• Palates need ‘a rest’. Plan a balanced menu with some simpler foods and some richer foods.
  • If your are planning a meal, don’t forget the starch – bread, potatoes or rice. If your menu is being served cocktail style, include some bulk items. Our cocktail catering menus and cold platters can give you plenty of ideas. You can add nuts, pretzels, dips and flat breads on platters prepared before the party starts without a lot of extra work. Fresh sushi platters are also popular easy, bulky starters.
  • Consider whether all of your guests will arrive on time. The younger generation have redefined fashionably late.

Here are basic guidelines for individual serving sizes of various foods. Multiply these estimates by your number of guests and, once again, always round up your estimates.

How much food do I need for my high tea party?

  • 3 pieces per hour for light catering (less than lunch quantities)
  • include a mix of sweet and savoury
  • creative presentation is a popular attraction

How much food do I need for my cocktail party?

  • ‘meal replacement’ catering – 4 pieces per hour for the first two hours then 2-3 per hour after that – depending on the piece size
  • pre-dinner, after work office parties or after-dinner menus – 3 pieces per hour for light catering

How much food do I need for my dinner party?

  • Overall – 300-400g per person
  • Poultry, meat or fish – 160g with one main dish, 200g if two or more main dishes are offered
  • Rice, grains – 50g as a side dish or 60-75g  if it is a main dish such as risotto
  • Potatoes – 80-150g
  • Vegetables – 120-150g, best to have a higher vegetables to potato ratio
  • Beans – 50-60g as a side dish
  • Pasta – 50-75g for a side dish, 70-90g for an entree, 200-300g as a main dish
  • Green Salad – 30g before dressing

How much food do I need for my party desserts?

We often observe that not everyone is a sweet tooth, so cake is not eaten by all. But, we do notice cake or cupcakes often being taken home for the children. This has guided our recommendations here:

  • 1 slice of cake, tart or cupcake – this may include a piece of birthday cake, though these are often cut into 2.5cm wedding serves rather than cake & coffee serves at your local cafe. When ordering a custom celebration cake, check on the size of the pieces.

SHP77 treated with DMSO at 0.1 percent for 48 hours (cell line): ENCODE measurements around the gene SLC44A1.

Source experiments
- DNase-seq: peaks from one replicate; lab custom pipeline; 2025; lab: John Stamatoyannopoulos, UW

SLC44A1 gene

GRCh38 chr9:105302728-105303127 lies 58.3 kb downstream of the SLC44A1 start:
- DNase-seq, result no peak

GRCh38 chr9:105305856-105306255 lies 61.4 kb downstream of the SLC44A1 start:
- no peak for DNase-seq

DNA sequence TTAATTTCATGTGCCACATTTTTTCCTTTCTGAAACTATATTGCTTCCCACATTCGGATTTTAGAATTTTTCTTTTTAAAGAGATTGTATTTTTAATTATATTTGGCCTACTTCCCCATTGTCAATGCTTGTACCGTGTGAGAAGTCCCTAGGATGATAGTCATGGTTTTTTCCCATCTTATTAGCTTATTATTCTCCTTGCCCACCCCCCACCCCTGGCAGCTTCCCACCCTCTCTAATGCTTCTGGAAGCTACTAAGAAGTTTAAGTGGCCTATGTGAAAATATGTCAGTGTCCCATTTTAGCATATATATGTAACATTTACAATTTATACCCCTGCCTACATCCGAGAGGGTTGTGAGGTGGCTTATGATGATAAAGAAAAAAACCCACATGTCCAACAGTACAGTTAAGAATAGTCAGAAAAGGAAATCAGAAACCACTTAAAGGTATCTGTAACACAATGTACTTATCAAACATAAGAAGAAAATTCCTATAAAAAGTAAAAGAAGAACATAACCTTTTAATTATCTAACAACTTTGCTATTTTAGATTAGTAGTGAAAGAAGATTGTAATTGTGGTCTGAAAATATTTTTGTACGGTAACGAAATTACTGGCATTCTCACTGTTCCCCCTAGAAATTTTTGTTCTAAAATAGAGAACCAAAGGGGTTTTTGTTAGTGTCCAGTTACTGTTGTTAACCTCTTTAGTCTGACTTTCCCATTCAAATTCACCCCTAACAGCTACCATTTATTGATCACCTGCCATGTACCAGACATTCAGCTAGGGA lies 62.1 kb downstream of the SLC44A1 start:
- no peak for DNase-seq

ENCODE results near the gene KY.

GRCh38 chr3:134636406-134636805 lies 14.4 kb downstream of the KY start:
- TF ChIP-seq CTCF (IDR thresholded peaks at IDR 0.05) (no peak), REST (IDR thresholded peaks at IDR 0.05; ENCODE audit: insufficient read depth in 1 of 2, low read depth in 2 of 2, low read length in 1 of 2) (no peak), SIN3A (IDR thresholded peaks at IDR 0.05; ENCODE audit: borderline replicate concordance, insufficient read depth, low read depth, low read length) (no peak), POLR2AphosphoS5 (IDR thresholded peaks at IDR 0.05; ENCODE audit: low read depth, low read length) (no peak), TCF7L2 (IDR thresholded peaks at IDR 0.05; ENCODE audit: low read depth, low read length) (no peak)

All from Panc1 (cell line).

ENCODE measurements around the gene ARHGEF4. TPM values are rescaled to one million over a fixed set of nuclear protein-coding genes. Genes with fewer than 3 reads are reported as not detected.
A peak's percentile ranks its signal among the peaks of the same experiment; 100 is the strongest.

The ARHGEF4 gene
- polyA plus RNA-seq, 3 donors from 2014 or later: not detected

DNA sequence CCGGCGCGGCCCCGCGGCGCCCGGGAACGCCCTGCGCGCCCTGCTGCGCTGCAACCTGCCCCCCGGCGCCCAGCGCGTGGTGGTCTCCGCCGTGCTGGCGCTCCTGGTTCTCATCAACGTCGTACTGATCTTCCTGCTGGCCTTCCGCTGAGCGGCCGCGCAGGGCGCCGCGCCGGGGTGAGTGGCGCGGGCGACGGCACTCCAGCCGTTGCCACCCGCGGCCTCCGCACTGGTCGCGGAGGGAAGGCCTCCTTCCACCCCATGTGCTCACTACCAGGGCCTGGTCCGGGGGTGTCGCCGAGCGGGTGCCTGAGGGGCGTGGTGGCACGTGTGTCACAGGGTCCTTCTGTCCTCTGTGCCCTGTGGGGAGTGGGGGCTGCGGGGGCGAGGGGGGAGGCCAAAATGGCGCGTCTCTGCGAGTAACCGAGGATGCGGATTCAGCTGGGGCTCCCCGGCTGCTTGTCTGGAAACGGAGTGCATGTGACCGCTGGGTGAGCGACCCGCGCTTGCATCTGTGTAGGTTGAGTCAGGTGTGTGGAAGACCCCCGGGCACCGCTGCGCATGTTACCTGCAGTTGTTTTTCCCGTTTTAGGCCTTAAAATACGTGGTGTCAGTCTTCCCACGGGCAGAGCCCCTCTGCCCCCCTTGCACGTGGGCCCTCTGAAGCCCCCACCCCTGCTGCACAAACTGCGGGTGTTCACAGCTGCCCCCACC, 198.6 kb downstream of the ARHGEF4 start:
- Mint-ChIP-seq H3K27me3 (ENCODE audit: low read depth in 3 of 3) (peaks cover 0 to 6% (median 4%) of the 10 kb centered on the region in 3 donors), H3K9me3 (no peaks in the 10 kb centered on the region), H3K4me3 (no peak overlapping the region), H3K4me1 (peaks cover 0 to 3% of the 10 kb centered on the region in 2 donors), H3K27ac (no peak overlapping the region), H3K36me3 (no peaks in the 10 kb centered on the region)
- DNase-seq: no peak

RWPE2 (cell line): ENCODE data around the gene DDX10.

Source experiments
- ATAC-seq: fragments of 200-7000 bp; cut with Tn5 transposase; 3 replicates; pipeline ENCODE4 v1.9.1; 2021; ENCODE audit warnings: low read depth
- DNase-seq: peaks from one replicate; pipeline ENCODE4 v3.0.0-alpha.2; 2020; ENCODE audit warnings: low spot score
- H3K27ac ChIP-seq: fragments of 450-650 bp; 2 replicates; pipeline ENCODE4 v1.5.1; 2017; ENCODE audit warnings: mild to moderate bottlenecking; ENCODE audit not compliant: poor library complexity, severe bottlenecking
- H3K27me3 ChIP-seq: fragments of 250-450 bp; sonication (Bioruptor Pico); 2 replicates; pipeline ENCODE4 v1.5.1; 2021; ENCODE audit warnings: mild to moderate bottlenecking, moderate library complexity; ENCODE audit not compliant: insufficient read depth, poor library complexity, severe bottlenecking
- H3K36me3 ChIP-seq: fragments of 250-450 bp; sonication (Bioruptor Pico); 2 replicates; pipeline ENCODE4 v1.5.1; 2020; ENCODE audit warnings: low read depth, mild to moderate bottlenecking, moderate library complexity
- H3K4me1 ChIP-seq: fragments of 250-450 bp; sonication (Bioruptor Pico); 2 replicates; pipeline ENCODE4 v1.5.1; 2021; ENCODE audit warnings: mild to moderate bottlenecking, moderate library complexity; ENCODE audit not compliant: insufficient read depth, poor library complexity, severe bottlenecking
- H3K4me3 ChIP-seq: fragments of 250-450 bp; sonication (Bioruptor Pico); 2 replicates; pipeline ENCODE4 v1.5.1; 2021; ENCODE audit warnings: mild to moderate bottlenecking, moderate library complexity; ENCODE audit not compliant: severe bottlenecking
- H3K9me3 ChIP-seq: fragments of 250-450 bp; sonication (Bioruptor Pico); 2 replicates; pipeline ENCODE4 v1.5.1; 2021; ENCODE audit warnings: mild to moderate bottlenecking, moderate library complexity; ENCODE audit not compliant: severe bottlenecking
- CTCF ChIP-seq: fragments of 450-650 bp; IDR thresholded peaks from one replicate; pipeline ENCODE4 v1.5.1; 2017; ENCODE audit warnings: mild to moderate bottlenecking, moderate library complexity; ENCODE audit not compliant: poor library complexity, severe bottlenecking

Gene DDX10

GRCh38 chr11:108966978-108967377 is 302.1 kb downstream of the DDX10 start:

• 1-2 pastries, depending on their size
  • 2-3 mini desserts, petit fours, mini slices
  • 1 freshly prepared fruits platter per 40 guests based on the platter size we offer at Party Food Melbourne
  • 120g of a creamy dessert such as pudding or mousse
  • 2-3 scoops ice cream (about 120-150g)

Where a mix of these is offered, allow a little extra (same rationale as for a buffet).

For a dessert station, or dessert party, you will need a lot more. Contact our experienced team for a confidential discussion.

Other Menu Planning Tips

  • Don’t repeat a main ingredient for a meal. For example, don’t feature pumpkin in your entree and main course.
  • The converse applies in cocktail fingerfood catering – to ensure variety, especially over a longer party, offer a couple of different menu items using a more popular base product, eg, chicken.
  • Check your fingerfood menu items are compatible – eg, if you have one Asian item with a European menu, the flavours may jar on the palate.
  • Consider the colours of the food that will be served together to ensure variety. We eat with our eyes before our mouths. Garnish is underrated and often forgotten in menu planning.
  • Offer both hot and cold foods on a buffet.
  • Consider textures and balance – creamy, crisp, crunch, light, dense.
  • Allergies & special food requirements – unless you know, ask. Nearly all of our catering now include special food requests. We have countless stories of a guest not mentioning an allergy until at the party being served the first menu item. It is too late for the caterers by then.